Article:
Tuesday, June 10, 2008

I am Muslim

I can identify with many of the contexts that Ms Dina Zaman wrote about - the Malays, their practices, their culture and their taboos. I could also identify with the practising Malay Muslim for I made many Malay Muslim friends while studying through the Singapore school system. These, and more, are recorded in this somewhat autobiographical account of the author's life in Malaysia and her encounters as a journalist.

Although a Muslim herself, she never stops to question the many contradictions that runs through the lives and loves of the Malay/Muslims that she encounters in the course of her work, which includes investigative journalism. It makes for amusing reading. But the book is quite uneven and slightly disjointed - a 'theme' does not run through it, and perhaps it is to be expected. The book, I am Muslim, is after all, a collection of Ms Zaman's writing for the news media over a period of time. You can think of it as a collection of blog entries - bite-size chunks of reminisces, opinions and sometimes very irreverent remarks. A search of the Internet showed that the author did start a blog, but abandoned it all too soon. So this is perhaps the only published collections of her writings available to the reading public as of today. You need a paid subscription to Malaysiakini to access her other work.

This book really comes alive from the section "Sex within Islam". No, don't get me wrong. I am not a sex pervert nor a closet reader of Playboy magazine. I do not have suppressed sexual fantasies nor am I a serial stalker. I just enjoyed the way that Ms Zaman wrote this section on taboo subjects in Islam - like sex (yes, in some puritanical sections of the Muslim/Muslim community, sex is a dirty word). The Malay tudung is probably the least sensual of clothes on planet earth today. I remember reading somewhere that a woman's hair is her crowning glory - something that really literally can make heads turn. Yet some Muslims believe in covering it up. Well, to each their own. She also writes about homosexuality and romance (not that these necessarily go together) within the Muslim community and how, as in most societies, it is still very much 'under the hood'. But she had the opportunity of encountering people of these various orientation and interests and I am glad she was brave enough to write about them. In the process, she has enlightened me.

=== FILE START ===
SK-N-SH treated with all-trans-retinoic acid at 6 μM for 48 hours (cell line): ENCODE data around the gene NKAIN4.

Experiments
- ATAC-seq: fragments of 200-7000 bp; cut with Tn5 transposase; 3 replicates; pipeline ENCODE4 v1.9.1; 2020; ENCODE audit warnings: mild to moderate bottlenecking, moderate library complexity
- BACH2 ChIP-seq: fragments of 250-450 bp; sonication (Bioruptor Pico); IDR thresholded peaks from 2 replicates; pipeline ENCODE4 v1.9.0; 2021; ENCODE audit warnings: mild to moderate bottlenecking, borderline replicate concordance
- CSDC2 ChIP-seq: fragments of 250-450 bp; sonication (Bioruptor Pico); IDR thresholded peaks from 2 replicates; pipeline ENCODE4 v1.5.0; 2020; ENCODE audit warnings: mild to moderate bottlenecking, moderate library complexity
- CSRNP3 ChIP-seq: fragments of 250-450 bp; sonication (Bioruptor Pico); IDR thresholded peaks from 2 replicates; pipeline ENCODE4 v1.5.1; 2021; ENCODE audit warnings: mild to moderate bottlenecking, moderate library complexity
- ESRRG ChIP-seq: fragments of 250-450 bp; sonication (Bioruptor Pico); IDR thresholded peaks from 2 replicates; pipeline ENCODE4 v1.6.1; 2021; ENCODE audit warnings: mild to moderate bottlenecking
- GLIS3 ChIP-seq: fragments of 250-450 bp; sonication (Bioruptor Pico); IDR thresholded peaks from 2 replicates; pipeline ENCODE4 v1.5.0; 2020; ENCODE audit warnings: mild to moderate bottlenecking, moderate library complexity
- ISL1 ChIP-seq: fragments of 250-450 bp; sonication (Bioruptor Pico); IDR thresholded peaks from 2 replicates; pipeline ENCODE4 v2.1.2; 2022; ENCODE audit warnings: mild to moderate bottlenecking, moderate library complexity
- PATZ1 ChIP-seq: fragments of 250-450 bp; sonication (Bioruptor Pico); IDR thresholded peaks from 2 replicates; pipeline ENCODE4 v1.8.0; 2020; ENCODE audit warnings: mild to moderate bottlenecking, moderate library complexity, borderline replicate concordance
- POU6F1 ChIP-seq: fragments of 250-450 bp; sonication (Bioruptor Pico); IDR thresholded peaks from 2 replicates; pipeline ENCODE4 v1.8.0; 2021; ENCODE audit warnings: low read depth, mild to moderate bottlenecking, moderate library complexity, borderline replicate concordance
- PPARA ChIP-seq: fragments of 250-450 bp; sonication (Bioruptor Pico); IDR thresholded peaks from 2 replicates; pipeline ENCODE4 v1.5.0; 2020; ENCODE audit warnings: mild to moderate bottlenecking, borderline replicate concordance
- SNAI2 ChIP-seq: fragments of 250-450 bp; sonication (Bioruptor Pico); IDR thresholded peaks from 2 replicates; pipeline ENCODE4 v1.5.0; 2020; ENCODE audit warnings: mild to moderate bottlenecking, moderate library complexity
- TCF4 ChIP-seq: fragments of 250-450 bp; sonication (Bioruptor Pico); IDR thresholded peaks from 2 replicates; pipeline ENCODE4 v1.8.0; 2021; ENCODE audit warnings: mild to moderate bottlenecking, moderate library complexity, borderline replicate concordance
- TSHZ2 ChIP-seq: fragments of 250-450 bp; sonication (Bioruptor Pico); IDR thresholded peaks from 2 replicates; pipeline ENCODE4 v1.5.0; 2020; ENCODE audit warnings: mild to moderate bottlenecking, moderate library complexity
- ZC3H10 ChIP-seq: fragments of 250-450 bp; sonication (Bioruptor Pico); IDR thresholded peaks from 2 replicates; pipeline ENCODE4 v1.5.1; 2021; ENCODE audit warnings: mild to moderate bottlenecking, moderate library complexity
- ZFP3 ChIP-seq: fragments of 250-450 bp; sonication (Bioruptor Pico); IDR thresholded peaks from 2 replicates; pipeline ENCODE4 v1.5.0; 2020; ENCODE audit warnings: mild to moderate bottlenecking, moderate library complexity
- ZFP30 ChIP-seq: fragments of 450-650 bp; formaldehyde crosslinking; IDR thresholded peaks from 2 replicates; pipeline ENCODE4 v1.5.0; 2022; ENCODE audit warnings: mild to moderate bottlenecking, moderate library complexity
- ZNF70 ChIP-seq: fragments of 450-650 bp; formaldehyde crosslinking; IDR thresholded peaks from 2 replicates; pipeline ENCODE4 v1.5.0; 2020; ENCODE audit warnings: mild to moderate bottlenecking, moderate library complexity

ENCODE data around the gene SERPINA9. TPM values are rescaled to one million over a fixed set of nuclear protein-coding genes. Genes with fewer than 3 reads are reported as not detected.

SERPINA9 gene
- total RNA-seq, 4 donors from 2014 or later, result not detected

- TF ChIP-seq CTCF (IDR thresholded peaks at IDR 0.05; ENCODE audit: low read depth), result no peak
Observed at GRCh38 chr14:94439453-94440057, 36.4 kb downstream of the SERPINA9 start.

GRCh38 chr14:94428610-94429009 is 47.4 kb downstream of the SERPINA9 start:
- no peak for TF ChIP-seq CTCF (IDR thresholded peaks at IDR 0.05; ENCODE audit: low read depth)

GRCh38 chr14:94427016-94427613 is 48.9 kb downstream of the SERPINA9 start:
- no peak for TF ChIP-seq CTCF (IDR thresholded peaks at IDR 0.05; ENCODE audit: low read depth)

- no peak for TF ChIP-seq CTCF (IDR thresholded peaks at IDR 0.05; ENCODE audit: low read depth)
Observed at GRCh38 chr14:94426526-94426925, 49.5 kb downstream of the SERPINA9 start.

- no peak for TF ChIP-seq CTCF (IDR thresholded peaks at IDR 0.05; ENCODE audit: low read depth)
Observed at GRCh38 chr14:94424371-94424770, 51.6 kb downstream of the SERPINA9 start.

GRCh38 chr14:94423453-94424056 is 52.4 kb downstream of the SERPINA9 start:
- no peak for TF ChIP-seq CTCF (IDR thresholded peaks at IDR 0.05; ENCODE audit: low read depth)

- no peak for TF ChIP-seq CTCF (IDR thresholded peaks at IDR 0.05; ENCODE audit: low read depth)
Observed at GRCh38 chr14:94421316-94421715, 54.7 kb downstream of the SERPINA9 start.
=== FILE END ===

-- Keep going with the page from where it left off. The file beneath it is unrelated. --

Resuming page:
Not that I agree with her at all, I often find her expression of bewilderment, well, bewildering. It appears that Islam does not have the answers to the tough questions she dares to ask, even after consulting her religious mentors. But she is adamant in keeping the faith - a very large leap of the faith indeed. After this section on sex, the book pretty much reverts to the form before. It gets disjointed again, peppered with anecdotes of one sort or another, and it would take all of my will to finish the book. You can tell that I am not too keen on gossip. Its just that a meandering book just cannot hold me for long. It is a wonder that it has sat on my reading shelf for so long. Time to return it to the library.


2 comments:

aaliyah said...

i happened upon your post while looking for the book "outlaws of the marsh" and i glanced over and saw the "i am muslim". curious as usual, i clicked and read.